Behind Nike's Lawsuit Lies a Branding Story

Battle With EMS Is Latest Controversy Surrounding Google's Search-Term Bidding Policy

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NEW YORK ( -- There's a fight brewing over the lightweight, wicking apparel technology known as Dri-Fit -- but the battle is about search marketing and the right to bid on trademarked terms.

Dri-Fit is a trademark of Nike, and the athletic giant has sued New Hampshire-based outdoor-sporting-goods retailer Eastern Mountain Sports, which does not sell any Nike clothing, for bidding on the term "Dri-Fit" in Google's advertising system. So when a user clicks on an EMS ad after searching for Dri-Fit, she is driven back to the retailer's website, which displays other versions of wicking technology.

For Google, bidding on competitors' trademarks is allowed -- even if some marketers think it shouldn't be. But the Dri-Fit debate is only the latest in a series of similar complaints. As major marketers funnel more money into the $9 billion search-advertising category, many are increasingly sour about Google's policy. Google recently settled a trademark-infringement suit brought on by American Airlines, which was upset that competitors advertised against its trademarked terms. The settlement didn't clarify the rules, but it did allow Google to keep selling ads against marketers' trademarks.

Brand awareness
At the heart of it, the debate over trademarks is part of a bigger branding battle marketers wage online, where billions of dollars are spent on advertising and other forms of marketing to create brand awareness. When a consumer goes online to search on a specific brand, marketers don't want competitors to be able to park in the paid-search listings.

Tom Adams, CEO of Rosetta Stone, likens it to competitors sitting at your doorstep: "Think if you had a shop and competitors were standing outside your store, and the moment someone walks up they say 'Please come with me.'"

Marketers absolutely can co-opt the goodwill generated offline by targeting other brands' search terms, said Rob Murray, president of iProspect, citing Mazda's advertising on Pontiac's search term when the latter ran TV ads urging people to "Google" it.

According to iProspect, the money marketers spend offline to build a brand does indeed affect search performance. A 2007 study found 67% of the online searchers are driven to search by offline channels and that, of those, 39% ultimately make a purchase. (Of course, this year's study showed 45% of marketers still don't integrate offline and online.)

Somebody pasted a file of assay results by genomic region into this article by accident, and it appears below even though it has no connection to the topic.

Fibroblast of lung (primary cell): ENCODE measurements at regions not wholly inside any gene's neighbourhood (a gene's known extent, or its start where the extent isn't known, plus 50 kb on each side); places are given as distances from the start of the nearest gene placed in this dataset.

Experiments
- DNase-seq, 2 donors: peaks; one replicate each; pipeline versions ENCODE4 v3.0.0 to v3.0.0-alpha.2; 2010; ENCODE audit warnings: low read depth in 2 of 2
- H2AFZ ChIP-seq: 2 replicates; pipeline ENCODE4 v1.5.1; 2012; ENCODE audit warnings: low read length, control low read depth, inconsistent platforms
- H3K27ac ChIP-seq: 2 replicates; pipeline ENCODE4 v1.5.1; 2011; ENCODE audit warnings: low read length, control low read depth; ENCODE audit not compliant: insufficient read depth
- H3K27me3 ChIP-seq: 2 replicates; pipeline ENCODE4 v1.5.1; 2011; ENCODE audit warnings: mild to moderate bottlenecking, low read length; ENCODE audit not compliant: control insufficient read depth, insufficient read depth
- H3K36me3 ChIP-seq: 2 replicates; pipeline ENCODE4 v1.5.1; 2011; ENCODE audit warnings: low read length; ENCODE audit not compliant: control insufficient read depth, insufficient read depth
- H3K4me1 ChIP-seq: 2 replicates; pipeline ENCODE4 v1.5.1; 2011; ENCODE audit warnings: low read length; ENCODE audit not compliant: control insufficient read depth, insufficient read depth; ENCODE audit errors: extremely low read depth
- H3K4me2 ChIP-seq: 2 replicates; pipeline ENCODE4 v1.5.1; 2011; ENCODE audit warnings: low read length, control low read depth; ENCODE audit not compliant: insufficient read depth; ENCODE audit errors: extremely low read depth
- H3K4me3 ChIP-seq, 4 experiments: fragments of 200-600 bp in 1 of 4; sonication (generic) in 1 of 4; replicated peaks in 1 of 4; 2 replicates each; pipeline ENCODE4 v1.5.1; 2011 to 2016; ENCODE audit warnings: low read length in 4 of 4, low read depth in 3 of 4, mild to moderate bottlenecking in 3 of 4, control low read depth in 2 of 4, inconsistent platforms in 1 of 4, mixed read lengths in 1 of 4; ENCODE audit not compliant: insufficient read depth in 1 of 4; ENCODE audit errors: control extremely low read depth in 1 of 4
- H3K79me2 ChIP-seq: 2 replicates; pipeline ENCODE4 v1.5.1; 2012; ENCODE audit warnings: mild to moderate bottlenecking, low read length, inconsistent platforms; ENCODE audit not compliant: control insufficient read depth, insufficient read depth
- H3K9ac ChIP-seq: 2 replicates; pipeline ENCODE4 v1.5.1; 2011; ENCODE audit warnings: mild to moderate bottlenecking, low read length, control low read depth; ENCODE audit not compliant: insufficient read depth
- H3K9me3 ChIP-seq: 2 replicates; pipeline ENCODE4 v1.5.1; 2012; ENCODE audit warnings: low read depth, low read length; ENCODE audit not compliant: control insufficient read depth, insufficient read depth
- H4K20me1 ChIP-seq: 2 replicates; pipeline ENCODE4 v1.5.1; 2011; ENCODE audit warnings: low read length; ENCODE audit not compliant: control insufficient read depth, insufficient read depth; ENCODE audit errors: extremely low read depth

Balancing interests
While Google's policy allows bids to be placed on someone else's trademarked keywords, it does not allow a marketer to use a trademarked term in the ad copy. Google asserts that allowing competitors to bid on branded keywords gives consumers more choice in their search results. "We are trying to balance the interests of trademark owners, advertisers and our users," said a spokeswoman in an e-mail. Yahoo and Microsoft search have stricter regulations and generally don't allow advertisers to bid on competitors' trademarked terms.

"If I'm Geico and driving people to Google's search engine to perform searches and Google's saying we want to give consumer choice, well, in algorithmic [search] everyone expects that [in unpaid or natural search results]," Mr. Murray said. "But when it comes to paid search, the fact Google will benefit from all clicks, it's a slippery slope." In Google's defense, he said, there's lots of aggressive bid management going on and Google can only police it so much.

Mr. Adams is part of a coalition of marketers, the Alliance Against Bait & Click, that includes InterContinental Hotels Group, Starwood Resorts, Northwest Airlines and 1800 Contacts. The group is attempting to stop what they call "scads" -- scam ads that confuse consumers. And while the group's target goes beyond trademark bidding, it does count such tactics as confusing to consumers.

Did you really 'Google' that?
"Somehow in context of search-engine advertising, search engines have gotten idea that if you ask for one thing it's OK to give something else or something in addition," said Harvard professor Benjamin Edelman, a member of the alliance. He likens it to hitting the channel for Fox on a remote control and getting NBC instead.

Of course, who decides what is or isn't acceptable is the big question. Adding another layer of cloudiness is that many trademarked terms have arguably entered the common lexicon. For example, a consumer might say they need a Kleenex, but that doesn't mean they wouldn't take a tissue from Puffs. Or a person may say they Googled something, even when they looked it up on Yahoo.
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